The rabbits know it’s spring. They’re doing what rabbits do, breeding like rabbits. The young ones are rather naive and often sit out in the open. Don’t they know there are eagles nesting in the trees close by? They will be wanting to feed their babies. Hasenpfeffer is one of their favourite meals.
And what about the owls that call at night? They’re hoping that when they call, “Who? Who?” a rabbit will be stupid enough to answer and say, “It’s me — Dumb Bunny.”
Hawks, owls, eagles — all are hoping for a meal of rabbit stew.
Bugsy is getting nervous and runs for the hedge. “I’m out of sight. I can’t see any danger,” he thinks, with his juicy hindquarters sticking out for any passing predator to size up.
The worst, most dangerous predator of all is the English field cocker spaniel who is straining to get her nose through the window.
“I just want to play tag,” she says.
Did you ever do something really stupid that made you wonder if old age is setting in early? I did! Today! I think I’m losing it!
We have a lot of windows in our house and they were in dire need of a cleaning after a winter of storms. I had been cleaning a few at a time over the last week, using a spray bottle of Windex, paper towels, and sometimes a squeegee.
Today I had a lot of things on my “To Do” list, so I rushed to get started. I grabbed the Windex and the paper towels and started on the living room windows.
I was surprised how much of a film remained on the window pane after I sprayed them and wiped them with the paper towel. I put it down to having neglected the job for too long, and rubbed harder with the towel so the panes finally came out clear. Emma’s nose prints on the glass didn’t help any. She likes to stick her nose into the window pane when she sees birds or rabbits in the yard outside.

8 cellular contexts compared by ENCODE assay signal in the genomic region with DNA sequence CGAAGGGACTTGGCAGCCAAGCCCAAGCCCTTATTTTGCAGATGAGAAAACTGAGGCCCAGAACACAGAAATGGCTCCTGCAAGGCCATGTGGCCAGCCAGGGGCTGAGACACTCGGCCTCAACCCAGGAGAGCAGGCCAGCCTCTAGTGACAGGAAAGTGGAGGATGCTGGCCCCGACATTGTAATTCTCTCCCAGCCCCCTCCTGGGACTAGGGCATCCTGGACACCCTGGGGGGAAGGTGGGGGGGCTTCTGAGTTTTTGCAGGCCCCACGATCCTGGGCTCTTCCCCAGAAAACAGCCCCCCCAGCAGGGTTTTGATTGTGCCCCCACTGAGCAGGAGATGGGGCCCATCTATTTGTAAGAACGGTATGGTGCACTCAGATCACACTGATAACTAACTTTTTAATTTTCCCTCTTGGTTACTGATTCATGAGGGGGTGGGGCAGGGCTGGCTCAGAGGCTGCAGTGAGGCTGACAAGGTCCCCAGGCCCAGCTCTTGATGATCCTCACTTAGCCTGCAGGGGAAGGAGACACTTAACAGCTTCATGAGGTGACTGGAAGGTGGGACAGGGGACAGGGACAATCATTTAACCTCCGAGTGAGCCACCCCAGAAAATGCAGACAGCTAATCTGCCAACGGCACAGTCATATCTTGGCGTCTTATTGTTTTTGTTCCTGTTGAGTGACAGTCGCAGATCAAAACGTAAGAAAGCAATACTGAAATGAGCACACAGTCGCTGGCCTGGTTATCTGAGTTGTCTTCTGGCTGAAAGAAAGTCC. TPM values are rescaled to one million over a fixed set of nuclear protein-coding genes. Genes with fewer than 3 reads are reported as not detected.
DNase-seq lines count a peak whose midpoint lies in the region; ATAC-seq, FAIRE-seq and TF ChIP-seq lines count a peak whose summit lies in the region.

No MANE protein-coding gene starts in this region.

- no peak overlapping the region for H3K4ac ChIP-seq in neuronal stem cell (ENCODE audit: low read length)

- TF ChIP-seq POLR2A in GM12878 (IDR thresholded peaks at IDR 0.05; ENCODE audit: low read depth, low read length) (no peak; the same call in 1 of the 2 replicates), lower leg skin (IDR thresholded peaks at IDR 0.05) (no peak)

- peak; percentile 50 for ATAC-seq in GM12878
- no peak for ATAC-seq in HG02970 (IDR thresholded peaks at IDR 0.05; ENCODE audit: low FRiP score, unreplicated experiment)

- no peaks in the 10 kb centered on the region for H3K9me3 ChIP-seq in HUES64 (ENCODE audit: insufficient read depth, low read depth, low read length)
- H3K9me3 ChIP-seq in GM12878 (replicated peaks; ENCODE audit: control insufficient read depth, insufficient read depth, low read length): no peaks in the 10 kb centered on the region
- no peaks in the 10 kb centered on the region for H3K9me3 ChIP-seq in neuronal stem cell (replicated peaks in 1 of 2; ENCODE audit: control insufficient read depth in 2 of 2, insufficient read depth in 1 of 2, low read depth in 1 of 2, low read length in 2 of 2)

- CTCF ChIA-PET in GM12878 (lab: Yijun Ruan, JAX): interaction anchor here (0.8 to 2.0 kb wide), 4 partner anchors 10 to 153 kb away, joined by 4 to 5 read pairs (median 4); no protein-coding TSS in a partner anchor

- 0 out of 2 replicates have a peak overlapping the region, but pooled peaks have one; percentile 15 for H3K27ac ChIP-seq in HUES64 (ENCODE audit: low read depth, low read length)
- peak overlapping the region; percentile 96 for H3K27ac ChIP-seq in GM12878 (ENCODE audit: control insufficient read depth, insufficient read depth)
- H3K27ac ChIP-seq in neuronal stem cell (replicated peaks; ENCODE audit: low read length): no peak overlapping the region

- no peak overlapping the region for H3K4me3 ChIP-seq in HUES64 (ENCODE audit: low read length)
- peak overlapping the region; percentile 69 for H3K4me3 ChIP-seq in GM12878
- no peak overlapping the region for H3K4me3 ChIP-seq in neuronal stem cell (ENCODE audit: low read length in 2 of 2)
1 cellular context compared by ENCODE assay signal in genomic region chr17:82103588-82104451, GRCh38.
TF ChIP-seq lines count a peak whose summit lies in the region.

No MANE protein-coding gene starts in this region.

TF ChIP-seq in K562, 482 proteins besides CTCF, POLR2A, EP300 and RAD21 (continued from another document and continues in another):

In case you’re wondering why I have a photo of two spray bottles, it’s to show how similar the Windex bottle is to the one I accidentally grabbed in its place.
I had been cleaning my windows with Febreze! No wonder the panes were a bit filmy. But at least there is no doggie smell anywhere near the windows.
It’s easy enough to grab the wrong bottle when you’re in a hurry and don’t have your glasses on. The Captain says I’d never be able to get a job as a caregiver. I’d have the residents keeling over from getting the wrong medicine.
I was lying in bed awake, thinking, “Five o’clock. Too early to get up. Still dark!”
But my mind was nagging me to make some changes to the manuscript of my latest novel (work in progress), so I sneaked over to my laptop and worked on those changes. I was so engrossed in the writing, I barely noticed that daylight had crept in. As I looked out the window, I saw what you see here below. If I had hesitated I would have missed it.
My first thought when I saw this sudden light on the trees, was “Wham!” and then, “Morning has broken.”
Luckily the camera was handy and I seized the moment. Seconds later, the fir went back to its dark green colour and that’s how it stayed all day.
It got me thinking about how close I came to missing that photo, missing the sight completely. What if I’d stayed in bed like millions of normal people were doing? I would have missed this splendid light show.
Life is full of gems like this, that we might miss out on if we don’t seize the moment.